It is well-established under Massachusetts law that the Worker’s Compensation Act (the Act) is the exclusive remedy for people who suffer work-related harm. It is not always clear, however, what constitutes harm as defined by the Act. Recently, a Massachusetts court addressed the question of whether the Act precluded an employee from pursuing intentional infliction of emotional distress claims against their employer. If you sustained injuries in the workplace, you may be owed workers’ compensation benefits, and you should confer with a dedicated Massachusetts workers’ compensation attorney as soon as possible.
The Plaintiff’s Allegations
It is alleged that the plaintiff was employed by the defendant as a technician. The defendant reassigned the plaintiff to the night shift numerous times, despite the plaintiff’s request to remain on the day shift due to his ongoing anxiety and depression. Eventually, the plaintiff was terminated. He filed a lawsuit against the defendant alleging discrimination on the basis of disability, infliction of emotional distress that was intentional, and other claims. The defendant moved for summary judgment on the intentional infliction of emotional distress claim, arguing it was barred by the Act. The court agreed and granted the motion.
Personal Injury as Defined by the Act
The Act provides the sole remedy for Massachusetts workplace claims for personal injury. In other words, it bars common law causes of action that fall within its scope. The court explained that the exclusivity provision of the Act applies where it is established that the plaintiff is an employee, the plaintiff’s condition is a personal injury as the Act defines the term, and it is shown that the injury arose in the course of and out of employment.
Thus, it is well settled that any suit seeking compensation for an intentional tort committed in the course of employment is barred by the Act’s exclusivity provision unless the employee has reserved the right to pursue claims against the employer pursuant to Massachusetts law. Further, the Massachusetts courts have specifically held that the exclusivity provision of the Act prohibits claims for intentional infliction of emotional distress against a supervisor. In the subject case, the plaintiff conceded that his intentional infliction of emotional distress claim was based solely on his employment relationship with the defendant, and no part of his claim relied on conduct that occurred outside of the scope of employment. Further, he did not claim to have reserved the right to seek damages from his employer. The court ultimately found that the plaintiff alleged a personal injury that arose out of workplace conditions. Thus, it found that the Act barred his intentional infliction of emotional distress claims.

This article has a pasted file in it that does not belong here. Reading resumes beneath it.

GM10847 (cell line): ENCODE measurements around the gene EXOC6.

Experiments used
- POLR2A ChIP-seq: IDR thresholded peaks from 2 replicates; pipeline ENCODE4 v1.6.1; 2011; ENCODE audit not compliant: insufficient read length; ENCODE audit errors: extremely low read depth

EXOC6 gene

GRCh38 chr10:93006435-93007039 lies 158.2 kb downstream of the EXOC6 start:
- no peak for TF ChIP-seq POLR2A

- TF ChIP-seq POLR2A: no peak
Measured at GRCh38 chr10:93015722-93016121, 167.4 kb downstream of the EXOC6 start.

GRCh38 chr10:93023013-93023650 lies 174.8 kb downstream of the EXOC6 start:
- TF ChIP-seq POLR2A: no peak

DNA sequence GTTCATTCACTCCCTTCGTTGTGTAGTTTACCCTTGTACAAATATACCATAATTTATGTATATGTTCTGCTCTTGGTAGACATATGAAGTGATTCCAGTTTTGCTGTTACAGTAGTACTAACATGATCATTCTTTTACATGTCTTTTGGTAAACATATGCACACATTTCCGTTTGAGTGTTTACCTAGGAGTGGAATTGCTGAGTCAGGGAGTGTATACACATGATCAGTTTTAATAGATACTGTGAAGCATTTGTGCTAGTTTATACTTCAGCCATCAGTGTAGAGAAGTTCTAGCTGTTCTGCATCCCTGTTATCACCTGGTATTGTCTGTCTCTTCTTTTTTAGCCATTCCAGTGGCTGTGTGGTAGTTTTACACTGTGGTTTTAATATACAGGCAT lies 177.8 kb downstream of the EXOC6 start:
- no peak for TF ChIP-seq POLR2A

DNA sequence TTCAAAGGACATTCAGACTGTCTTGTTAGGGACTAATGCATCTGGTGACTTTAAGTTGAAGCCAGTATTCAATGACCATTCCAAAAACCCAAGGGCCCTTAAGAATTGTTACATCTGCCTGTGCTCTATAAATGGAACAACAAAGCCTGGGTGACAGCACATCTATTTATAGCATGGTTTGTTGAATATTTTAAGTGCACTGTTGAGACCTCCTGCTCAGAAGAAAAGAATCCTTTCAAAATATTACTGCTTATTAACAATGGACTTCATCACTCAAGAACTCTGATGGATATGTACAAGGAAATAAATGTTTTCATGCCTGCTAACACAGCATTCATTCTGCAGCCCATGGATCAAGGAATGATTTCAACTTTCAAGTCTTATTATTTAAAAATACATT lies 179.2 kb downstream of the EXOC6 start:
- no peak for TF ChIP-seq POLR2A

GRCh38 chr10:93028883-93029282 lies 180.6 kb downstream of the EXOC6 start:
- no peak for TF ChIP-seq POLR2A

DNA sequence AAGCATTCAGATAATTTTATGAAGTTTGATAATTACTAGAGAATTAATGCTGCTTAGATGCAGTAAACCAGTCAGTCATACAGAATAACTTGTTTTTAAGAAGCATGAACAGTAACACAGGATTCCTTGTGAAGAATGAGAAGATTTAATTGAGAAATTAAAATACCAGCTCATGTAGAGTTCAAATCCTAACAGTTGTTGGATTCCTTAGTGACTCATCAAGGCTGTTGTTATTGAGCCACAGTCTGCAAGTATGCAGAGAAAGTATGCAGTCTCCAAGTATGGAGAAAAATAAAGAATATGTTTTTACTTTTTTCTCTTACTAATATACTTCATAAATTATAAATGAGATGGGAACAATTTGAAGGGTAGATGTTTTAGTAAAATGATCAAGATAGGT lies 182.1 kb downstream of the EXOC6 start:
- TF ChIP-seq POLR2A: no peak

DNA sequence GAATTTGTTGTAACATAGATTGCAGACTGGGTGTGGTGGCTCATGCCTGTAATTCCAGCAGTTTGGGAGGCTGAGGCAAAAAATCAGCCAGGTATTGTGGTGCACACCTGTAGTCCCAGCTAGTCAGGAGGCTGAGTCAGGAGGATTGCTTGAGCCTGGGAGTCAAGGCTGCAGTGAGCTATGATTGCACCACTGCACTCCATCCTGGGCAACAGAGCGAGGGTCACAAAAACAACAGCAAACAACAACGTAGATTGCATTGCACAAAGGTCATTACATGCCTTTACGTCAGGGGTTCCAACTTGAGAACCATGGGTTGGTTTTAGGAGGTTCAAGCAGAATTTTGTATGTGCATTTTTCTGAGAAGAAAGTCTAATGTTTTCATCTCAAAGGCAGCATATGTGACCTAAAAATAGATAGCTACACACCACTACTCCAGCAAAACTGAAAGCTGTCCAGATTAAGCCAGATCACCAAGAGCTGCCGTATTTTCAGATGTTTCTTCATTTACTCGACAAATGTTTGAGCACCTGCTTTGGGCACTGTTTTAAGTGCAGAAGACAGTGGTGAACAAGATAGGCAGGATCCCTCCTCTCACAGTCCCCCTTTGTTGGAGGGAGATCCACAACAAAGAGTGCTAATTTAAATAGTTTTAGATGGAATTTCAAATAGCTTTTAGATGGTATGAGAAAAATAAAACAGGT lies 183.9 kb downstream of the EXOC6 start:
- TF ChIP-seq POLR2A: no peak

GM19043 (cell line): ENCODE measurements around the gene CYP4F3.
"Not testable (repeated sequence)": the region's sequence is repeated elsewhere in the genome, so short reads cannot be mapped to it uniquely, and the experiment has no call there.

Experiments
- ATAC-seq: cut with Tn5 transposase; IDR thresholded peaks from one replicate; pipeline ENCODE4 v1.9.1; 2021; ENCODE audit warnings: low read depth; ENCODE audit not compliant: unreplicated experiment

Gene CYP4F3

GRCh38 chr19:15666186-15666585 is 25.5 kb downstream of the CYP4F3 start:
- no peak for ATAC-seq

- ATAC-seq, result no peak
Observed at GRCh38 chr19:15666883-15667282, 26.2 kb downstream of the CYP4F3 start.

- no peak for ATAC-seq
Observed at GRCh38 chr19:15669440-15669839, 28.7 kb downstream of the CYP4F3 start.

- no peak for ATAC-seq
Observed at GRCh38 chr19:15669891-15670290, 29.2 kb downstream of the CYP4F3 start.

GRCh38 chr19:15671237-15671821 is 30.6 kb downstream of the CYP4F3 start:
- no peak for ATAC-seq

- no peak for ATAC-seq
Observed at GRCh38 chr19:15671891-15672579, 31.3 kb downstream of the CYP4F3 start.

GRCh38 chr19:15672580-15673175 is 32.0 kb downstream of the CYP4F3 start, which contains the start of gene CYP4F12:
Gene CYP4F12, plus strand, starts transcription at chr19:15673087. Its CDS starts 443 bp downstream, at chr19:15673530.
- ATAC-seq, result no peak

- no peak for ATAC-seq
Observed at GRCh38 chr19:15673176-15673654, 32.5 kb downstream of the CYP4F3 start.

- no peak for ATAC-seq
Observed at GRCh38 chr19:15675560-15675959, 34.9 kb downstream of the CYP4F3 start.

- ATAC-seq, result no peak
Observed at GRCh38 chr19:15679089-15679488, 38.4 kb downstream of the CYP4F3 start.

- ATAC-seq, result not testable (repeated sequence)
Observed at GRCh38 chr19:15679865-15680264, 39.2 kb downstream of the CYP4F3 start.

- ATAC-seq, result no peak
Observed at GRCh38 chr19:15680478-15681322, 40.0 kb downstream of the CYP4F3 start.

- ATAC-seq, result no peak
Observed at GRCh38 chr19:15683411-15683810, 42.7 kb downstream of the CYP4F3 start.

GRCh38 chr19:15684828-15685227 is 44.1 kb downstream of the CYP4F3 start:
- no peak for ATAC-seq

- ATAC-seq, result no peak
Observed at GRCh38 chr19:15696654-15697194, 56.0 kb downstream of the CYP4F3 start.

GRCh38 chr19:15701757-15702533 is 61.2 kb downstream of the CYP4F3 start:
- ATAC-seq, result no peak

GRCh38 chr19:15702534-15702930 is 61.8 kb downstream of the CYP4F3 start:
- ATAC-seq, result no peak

Confer with a Capable Massachusetts Workers’ Compensation Lawyer
People who suffer injuries due to their employers’ behavior can often recover workers’ compensation benefits, but they are often precluded from pursuing other damages from their employer. If you were hurt while working, it is smart to confer with an attorney about your options. James K. Meehan of the Law Office of James K. Meehan is a skilled workers’ compensation lawyer who can assess the circumstances surrounding your harm and advise you of what measures you can take to protect your interests. You can contact him by calling 508-822-6600 or using the online form to set up a conference.